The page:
efog-blog

Recent outings and activities...

We meet where?

Just three words, but it is an important question when we are organising a meeting-point for a walk or such.

On Lynne’s recent Sunday walk along the River Lea Navigation the instructions were to “Meet Stratford Station near cafe on ground floor”. So some of us met at the ground floor cafe within the station barriers, perhaps "near the Jubilee Line platforms", and others outside the barriers at theground floor cafe near "the stairs leading up to the bridge across to Westfield".

Maybe we should have said “Meet at O.S. Grid Reference TQ 38622 84388” rather than TQ 38627 84478. After all – as an outdoor group, with walking and hence map-reading being somewhat fundamental – that would have been a more appropriate and concise reference, wouldn’t it?

Well, of course, no. Some of us don't even have maps - and I know a lot of us can't really read them! I am not bad with maps and grid references, but to distinguish between those two cafes on a standard OS Landranger, 1:50 000 Series, map is on the edge of my capabilities. And if we’d used the International Latitude and Longtitude system – however precise it may be – we would have been advised to meet at – something like – 51º32´28.9´´N. 0º0´06.8´´W. I even had trouble finding the special characters for that, let alone trying to work it out on a map!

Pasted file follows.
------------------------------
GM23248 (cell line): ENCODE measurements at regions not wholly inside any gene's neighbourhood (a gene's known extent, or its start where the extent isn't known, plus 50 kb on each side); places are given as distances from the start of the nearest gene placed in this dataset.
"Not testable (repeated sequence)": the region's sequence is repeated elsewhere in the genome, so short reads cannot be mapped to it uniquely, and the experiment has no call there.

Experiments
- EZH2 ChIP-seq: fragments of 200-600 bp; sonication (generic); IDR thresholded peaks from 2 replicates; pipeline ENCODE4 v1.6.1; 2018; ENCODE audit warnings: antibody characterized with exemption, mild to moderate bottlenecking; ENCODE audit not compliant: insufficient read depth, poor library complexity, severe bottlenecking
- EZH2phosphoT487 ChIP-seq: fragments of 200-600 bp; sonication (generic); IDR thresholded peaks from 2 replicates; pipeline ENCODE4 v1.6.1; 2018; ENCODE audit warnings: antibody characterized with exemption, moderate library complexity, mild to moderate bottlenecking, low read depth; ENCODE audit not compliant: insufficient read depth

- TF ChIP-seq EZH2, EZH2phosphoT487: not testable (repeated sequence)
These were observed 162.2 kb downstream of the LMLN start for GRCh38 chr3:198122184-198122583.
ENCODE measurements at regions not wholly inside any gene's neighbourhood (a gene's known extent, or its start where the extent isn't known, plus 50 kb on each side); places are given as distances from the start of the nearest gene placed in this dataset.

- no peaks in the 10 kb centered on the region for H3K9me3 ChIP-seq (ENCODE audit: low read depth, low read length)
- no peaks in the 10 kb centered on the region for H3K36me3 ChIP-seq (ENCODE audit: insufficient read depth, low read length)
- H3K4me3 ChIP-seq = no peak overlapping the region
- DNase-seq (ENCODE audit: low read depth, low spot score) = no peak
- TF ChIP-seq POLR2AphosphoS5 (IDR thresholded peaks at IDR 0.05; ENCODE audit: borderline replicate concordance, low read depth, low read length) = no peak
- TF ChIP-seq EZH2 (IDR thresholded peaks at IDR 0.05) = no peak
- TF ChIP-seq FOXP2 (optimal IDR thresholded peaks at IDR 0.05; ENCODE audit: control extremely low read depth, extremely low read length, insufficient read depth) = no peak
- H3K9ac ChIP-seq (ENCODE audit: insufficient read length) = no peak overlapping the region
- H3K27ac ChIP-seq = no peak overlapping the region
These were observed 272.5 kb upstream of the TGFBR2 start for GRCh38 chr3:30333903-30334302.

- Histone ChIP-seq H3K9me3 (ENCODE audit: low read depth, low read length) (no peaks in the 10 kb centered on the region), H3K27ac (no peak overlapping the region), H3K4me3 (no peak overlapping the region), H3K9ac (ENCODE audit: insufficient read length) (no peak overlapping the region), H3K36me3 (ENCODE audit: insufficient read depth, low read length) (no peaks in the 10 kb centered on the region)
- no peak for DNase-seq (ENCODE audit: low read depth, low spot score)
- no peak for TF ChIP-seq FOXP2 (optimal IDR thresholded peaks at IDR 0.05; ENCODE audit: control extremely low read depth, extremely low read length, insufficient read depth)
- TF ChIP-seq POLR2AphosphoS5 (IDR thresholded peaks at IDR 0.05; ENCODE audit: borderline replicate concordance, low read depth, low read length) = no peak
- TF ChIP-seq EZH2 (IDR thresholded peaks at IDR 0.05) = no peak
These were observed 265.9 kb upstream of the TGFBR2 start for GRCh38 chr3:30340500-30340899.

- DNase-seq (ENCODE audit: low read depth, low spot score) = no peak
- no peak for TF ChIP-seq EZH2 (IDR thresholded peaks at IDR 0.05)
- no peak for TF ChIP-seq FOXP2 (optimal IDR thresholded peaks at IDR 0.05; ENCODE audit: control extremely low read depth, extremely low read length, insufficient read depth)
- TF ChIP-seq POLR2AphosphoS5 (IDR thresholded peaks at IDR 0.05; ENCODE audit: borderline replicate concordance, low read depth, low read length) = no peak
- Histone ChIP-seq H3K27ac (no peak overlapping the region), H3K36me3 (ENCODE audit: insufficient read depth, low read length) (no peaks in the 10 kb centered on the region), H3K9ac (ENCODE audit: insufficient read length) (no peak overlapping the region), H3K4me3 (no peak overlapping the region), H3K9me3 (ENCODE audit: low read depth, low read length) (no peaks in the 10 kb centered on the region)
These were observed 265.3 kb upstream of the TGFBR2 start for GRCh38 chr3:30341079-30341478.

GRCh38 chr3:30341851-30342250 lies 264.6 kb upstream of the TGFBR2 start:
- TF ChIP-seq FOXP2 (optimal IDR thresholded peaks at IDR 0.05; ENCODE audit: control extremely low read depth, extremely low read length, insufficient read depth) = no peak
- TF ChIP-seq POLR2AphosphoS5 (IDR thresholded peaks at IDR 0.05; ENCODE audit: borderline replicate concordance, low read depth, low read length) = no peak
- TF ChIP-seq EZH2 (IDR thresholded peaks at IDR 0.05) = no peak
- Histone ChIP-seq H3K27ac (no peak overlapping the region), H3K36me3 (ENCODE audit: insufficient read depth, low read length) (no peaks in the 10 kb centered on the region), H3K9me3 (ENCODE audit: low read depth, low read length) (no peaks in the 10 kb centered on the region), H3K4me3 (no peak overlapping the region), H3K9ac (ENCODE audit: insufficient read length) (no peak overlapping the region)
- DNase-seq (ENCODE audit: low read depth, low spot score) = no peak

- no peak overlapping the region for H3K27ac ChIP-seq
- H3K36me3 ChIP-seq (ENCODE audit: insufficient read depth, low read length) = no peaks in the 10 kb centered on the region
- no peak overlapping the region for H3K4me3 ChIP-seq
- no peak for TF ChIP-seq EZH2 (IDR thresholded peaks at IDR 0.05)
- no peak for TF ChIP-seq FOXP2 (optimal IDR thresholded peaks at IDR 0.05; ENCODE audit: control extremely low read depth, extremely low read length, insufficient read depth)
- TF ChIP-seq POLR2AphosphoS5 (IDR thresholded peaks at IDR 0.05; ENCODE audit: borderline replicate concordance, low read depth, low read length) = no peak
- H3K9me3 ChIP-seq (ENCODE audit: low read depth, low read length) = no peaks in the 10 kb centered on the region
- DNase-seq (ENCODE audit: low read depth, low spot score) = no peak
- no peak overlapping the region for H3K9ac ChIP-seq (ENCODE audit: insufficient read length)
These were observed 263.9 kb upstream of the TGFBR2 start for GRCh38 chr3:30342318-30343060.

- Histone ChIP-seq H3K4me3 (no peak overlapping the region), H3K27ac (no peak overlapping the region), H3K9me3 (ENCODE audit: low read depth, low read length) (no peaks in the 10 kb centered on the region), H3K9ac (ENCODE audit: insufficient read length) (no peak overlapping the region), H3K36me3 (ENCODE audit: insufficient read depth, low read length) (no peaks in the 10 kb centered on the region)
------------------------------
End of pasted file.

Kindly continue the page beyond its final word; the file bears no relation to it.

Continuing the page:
What about, though, “Meet at Stratford Station, at  “shapes.soft.grows” ? That would have saved some of us going to “hang.orbit.saving”. That would have got us all together pretty well right where the cafe is near the Jubilee Lines. At the very least, within a few metres.

This system – called “what3words” - can pinpoint a location to a 3m x 3m square. Anywhere. That’s pretty impressive. Increasingly, emergency services such as police, fire and ambulance are using the system to locate people trying to contact them. Epping Forest is also encouraging members of the public to use the system, to say where they are in the Forest if they have an issue. It is dependent on a mobile phone signal, though – but then an emergency call from the heart of the Forest is, anyway - and a G.P.S. signal.

The app is available for iOS as well as Android phones, is free, easy to download and easy to use. It incorporates an aerial view as well as a map view, so can be used for map-purposes as well.

I really do advise mobile phone users to download it. Hope to see you at dozen.cling.holly on a Thursday evening.

Paul Ferris. 19th September 2019

ps. I have just realied that three characters in a well-known play could have made use of this. I have just re-read the quote, and the suggestion is "Upon the heath". That's really not very explicit, is it?


 

A message from EFOG to potential Rodings Rally Contestants:

Dear Rodings Rally Contestants,